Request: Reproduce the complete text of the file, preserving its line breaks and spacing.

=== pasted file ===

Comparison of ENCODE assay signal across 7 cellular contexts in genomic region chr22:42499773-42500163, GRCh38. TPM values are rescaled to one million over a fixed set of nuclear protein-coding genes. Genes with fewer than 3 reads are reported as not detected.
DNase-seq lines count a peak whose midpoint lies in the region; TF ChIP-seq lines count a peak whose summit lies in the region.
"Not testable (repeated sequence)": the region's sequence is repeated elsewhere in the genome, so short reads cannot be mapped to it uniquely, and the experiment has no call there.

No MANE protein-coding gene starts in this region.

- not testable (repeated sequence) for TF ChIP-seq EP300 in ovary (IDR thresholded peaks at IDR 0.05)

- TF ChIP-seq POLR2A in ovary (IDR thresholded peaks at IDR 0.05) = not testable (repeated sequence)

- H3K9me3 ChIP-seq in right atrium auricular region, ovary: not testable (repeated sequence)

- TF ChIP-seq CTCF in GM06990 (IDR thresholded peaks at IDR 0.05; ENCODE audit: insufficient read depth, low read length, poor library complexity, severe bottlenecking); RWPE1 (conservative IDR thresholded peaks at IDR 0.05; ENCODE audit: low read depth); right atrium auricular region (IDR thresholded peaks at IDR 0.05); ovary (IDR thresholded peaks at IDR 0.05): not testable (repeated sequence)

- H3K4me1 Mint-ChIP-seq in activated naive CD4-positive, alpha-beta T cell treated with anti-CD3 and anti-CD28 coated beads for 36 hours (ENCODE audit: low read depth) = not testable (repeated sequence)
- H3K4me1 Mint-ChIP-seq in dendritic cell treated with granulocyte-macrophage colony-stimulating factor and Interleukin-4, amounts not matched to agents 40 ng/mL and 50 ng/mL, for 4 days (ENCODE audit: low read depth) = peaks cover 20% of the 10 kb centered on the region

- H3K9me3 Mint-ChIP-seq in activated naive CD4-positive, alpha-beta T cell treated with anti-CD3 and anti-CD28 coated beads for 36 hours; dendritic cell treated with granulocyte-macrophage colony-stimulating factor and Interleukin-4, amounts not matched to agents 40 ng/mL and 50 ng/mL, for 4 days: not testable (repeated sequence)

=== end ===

Comparison of ENCODE assay signal across 7 cellular contexts in genomic region chr22:42499773-42500163, GRCh38. TPM values are rescaled to one million over a fixed set of nuclear protein-coding genes. Genes with fewer than 3 reads are reported as not detected.
DNase-seq lines count a peak whose midpoint lies in the region; TF ChIP-seq lines count a peak whose summit lies in the region.
"Not testable (repeated sequence)": the region's sequence is repeated elsewhere in the genome, so short reads cannot be mapped to it uniquely, and the experiment has no call there.

No MANE protein-coding gene starts in this region.

- not testable (repeated sequence) for TF ChIP-seq EP300 in ovary (IDR thresholded peaks at IDR 0.05)

- TF ChIP-seq POLR2A in ovary (IDR thresholded peaks at IDR 0.05) = not testable (repeated sequence)

- H3K9me3 ChIP-seq in right atrium auricular region, ovary: not testable (repeated sequence)

- TF ChIP-seq CTCF in GM06990 (IDR thresholded peaks at IDR 0.05; ENCODE audit: insufficient read depth, low read length, poor library complexity, severe bottlenecking); RWPE1 (conservative IDR thresholded peaks at IDR 0.05; ENCODE audit: low read depth); right atrium auricular region (IDR thresholded peaks at IDR 0.05); ovary (IDR thresholded peaks at IDR 0.05): not testable (repeated sequence)

- H3K4me1 Mint-ChIP-seq in activated naive CD4-positive, alpha-beta T cell treated with anti-CD3 and anti-CD28 coated beads for 36 hours (ENCODE audit: low read depth) = not testable (repeated sequence)
- H3K4me1 Mint-ChIP-seq in dendritic cell treated with granulocyte-macrophage colony-stimulating factor and Interleukin-4, amounts not matched to agents 40 ng/mL and 50 ng/mL, for 4 days (ENCODE audit: low read depth) = peaks cover 20% of the 10 kb centered on the region

- H3K9me3 Mint-ChIP-seq in activated naive CD4-positive, alpha-beta T cell treated with anti-CD3 and anti-CD28 coated beads for 36 hours; dendritic cell treated with granulocyte-macrophage colony-stimulating factor and Interleukin-4, amounts not matched to agents 40 ng/mL and 50 ng/mL, for 4 days: not testable (repeated sequence)